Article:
Sometime in the 1930s — I could look up the exact date, but I'm pretty comfy in my chair here, and the book is all the way across the room — city leaders built Memphis' largest swimming pool. It was a huge, oval thing, surrounded by sand beaches. Maywood and Clearpool did the same thing. With sand, I mean.
On the west side was a low building (shown here) that housed showers, changing rooms, and showers. And across the front was a big sign, as you can plainly see, warning all swimmers "ALL OUT WHEN BELL RINGS." In other words, get out of the pool when the lifeguard rings a bell — either to signify that somebody might be drowning, or your swimming day was coming to a close. I don't recall what those tile-roofed buildings in the background were used for. I can only do so much, you know, and these days that's really not much at all.
Notice the old-fashioned lightpoles around the pool. I wonder: was this place open at night?
And yes, as I sit here shivering in the drafty Lauderdale Mansion, I realize it's not exactly the season for outdoor swimming, but I thought I'd share the old photo with you anyway. This place was known as the civic pool, and just like Rainbow Lake, Clearpool, and Maywood (and in more recent years, Adventure River), there's not a trace of it. Despite our unbearable summers, Memphis, it seems, just can't support a big outdoor swimming complex. It doesn't make sense, does it?
In our December issue, I posted a question about a mysterious organization called the Yuletide Revelers, who — by all accounts — put on one heckuva party each year around the holidays, but the nature and origins of the group itself were something of a mystery.
Well, my good pal John Gratz, who knows as much about local history as anyone (and that includes certain members of the Lauderdale family), sent me this epistle:
I am sure by now you probably have been sent information about the Yuletide Revelers, but just in case you haven't, here is the story:
Members of the Yuletide Revelers were comprised from all those people who were members of the court participating in the Memphis Cotton Carnival each year: Ladies of the Realm and their escorts, as well as the actual court of the King and Queen and their guards, etc.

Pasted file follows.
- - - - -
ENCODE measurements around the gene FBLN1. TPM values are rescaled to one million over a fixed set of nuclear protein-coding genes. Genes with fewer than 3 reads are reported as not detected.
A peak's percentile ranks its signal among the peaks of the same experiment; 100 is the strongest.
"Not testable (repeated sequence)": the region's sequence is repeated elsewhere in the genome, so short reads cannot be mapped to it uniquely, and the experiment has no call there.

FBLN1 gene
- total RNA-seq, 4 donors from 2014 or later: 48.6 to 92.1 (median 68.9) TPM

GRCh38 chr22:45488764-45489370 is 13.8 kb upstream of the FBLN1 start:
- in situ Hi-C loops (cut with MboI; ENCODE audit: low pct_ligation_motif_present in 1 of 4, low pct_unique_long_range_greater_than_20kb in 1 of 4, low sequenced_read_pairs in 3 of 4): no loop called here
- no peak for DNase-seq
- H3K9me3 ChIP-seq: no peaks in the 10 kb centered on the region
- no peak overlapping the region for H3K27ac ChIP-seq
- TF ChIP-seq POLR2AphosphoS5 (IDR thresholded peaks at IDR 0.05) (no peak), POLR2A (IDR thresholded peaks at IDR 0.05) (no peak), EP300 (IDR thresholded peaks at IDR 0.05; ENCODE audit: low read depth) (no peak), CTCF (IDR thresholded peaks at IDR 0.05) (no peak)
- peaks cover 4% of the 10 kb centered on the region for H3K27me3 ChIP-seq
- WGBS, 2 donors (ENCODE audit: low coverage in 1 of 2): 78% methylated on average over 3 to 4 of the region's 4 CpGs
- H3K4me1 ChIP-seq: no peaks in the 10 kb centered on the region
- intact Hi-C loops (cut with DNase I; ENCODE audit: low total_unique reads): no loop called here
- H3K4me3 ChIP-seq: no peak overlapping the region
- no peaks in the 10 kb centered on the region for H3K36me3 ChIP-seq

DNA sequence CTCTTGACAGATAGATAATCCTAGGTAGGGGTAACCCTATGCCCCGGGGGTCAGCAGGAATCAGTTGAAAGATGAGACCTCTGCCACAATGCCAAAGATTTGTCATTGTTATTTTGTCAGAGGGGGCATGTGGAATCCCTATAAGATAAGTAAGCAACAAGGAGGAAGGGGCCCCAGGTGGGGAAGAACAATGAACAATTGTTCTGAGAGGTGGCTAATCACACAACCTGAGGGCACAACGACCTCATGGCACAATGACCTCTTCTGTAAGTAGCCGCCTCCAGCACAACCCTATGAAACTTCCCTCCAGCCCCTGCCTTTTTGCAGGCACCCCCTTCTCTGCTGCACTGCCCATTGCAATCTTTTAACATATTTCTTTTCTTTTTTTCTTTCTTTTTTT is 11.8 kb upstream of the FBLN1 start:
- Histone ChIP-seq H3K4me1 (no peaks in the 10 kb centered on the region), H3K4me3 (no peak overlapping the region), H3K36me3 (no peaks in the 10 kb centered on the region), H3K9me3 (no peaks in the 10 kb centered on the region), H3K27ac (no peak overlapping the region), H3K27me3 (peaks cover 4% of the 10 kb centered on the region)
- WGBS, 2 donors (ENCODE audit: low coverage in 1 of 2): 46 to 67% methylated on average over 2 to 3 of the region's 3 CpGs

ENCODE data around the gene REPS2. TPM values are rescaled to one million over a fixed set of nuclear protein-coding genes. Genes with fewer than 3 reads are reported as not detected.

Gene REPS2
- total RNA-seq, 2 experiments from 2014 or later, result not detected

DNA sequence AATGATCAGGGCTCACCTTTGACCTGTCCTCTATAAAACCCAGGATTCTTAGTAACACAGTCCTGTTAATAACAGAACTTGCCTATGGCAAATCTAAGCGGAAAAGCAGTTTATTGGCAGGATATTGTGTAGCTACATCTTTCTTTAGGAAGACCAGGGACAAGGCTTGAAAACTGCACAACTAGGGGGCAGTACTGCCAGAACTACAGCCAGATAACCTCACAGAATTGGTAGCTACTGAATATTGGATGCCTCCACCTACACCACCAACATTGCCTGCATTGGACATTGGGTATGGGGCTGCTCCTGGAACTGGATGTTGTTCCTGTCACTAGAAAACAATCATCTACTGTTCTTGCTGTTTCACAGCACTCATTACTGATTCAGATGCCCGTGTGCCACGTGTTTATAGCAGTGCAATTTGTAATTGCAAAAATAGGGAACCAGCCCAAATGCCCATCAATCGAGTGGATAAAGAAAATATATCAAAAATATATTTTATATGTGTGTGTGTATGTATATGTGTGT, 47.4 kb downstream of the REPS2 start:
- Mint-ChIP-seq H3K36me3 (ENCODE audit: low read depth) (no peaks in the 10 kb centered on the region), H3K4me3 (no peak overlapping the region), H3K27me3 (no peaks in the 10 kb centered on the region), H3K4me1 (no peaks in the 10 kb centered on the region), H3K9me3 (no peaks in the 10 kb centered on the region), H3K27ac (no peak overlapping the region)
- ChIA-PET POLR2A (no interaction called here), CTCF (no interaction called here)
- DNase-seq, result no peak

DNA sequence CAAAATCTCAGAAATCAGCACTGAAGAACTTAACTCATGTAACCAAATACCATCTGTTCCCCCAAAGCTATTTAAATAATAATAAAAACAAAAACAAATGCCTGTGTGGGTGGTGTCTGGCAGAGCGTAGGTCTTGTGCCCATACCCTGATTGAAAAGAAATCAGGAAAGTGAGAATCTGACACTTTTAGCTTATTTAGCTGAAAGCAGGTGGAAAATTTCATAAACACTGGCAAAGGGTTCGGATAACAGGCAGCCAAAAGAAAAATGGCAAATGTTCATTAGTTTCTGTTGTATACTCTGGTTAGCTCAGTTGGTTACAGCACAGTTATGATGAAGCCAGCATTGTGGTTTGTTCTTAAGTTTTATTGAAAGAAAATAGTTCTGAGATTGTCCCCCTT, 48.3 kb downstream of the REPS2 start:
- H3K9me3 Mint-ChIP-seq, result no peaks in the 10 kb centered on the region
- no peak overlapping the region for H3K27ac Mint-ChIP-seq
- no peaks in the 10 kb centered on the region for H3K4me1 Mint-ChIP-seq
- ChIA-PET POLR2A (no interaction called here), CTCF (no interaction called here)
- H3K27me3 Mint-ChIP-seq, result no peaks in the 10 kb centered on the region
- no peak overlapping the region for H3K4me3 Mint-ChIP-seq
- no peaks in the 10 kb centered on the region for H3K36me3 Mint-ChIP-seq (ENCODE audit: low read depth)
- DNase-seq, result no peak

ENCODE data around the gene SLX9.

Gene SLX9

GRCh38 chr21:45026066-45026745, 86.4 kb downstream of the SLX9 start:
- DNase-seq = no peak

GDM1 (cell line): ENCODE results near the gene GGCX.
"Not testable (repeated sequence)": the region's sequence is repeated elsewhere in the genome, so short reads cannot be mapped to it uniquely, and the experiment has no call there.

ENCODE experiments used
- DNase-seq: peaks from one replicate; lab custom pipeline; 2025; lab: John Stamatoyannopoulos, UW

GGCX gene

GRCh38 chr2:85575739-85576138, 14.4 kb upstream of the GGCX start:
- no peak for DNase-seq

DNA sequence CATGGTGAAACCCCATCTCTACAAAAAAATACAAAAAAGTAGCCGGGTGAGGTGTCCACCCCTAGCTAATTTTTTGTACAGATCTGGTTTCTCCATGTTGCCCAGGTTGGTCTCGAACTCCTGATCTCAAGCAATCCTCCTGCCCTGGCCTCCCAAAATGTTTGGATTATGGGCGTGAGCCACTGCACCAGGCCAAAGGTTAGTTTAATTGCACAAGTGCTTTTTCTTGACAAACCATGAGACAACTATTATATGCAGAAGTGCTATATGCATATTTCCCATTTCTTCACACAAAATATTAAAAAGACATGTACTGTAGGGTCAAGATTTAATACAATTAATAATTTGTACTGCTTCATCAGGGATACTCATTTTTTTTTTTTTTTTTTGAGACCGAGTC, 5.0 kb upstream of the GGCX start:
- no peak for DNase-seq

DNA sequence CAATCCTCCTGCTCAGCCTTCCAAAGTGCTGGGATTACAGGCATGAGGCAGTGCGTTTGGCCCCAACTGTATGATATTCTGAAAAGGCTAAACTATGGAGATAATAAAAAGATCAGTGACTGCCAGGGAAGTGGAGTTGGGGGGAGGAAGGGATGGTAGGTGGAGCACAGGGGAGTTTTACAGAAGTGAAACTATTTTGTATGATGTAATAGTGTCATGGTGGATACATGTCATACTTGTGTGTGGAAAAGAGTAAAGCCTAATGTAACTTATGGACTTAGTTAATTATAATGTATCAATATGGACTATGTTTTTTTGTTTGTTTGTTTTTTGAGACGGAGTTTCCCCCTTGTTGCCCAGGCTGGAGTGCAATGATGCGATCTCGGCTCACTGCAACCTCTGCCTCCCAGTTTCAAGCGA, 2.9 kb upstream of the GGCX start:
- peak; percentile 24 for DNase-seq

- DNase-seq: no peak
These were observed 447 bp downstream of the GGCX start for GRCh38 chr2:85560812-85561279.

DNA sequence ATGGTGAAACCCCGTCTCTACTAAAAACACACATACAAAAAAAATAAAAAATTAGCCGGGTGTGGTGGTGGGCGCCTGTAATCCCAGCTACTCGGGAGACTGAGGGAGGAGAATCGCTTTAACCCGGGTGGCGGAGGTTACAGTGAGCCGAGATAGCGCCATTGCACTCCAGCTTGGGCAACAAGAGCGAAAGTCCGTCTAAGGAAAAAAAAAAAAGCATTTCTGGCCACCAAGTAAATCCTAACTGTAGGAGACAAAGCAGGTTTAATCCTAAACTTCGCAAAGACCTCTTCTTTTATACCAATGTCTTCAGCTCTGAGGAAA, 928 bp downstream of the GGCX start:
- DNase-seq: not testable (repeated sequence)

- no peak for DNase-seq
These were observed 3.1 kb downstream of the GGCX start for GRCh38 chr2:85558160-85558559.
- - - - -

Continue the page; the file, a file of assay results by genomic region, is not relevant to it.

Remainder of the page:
Once you were a member of the Cotton Carnival in this category, you were automatically invited each year to the annual party given by this organization. There were no dues, and each person could attend the Yuletide Revelers party. Once a member, you attended the ball each year with an invitation for life.
Each year the barge would load up the current participants down river just past the the old bridge, and then proceed to come upstream to the landing dock at the foot of Madison to a rather great deal of revelry, where the King and Queen would be welcomed to the city by the mayor of Memphis and given the key to the city.
The year I was an escort for a Lady of the Realm (from Riplay, TN) I was a student at Southwestern College. The barge floor had been painted with an aluminum paint, and it was not dry when we came aboard. The sticky, silver-colored paint stuck to my dress shoes, and during the course of the short trip upriver, paint became spread over most of the court's footwear and produced some difficulty in getting off the barge. Nevertheless the entire week was one big party for the court that went to all the clubs in town( Memphis Country Club, University Club, etc., etc.). By the end of the week each of us was exhausted and thoroughly consumed by the singing of "Dixie" at each stop along the way.
Cotton Carnival Court 1949
The old photo shows the intersection of Main and Washington, looking southeast towards the Sterick Building looming in the distance. The three-story brick building on the corner, with the Canada Dry Spur sign ("It's a finer Cola" — wow, what a lame slogan!) painted on the side, is the Jefferson Hotel.
Constructed in 1915, the hotel occupied the second and third floors of the building, and originally offered patrons a range of rooms costing from 50 cents to $1.50 a night. The proprietor, a fellow named Abraham Alperin, operated a clothing store on the ground floor and lived in the rear of his shop.
I really wasn't sure of the team's name until I spotted the little fellow at the left holding the box labeled "Trojans." I think we can assume he's an equipment manager or team mascot of some sort, and not the guy who provides the players with, uh, a certain brand of prophylactics.
You'll notice that the numbering system has changed somewhat over the years. Of course, it's not a very large team here, but the highest number is 21, and there's even one player (in the middle) bearing the number 1, which would put pressure on you, I'd imagine.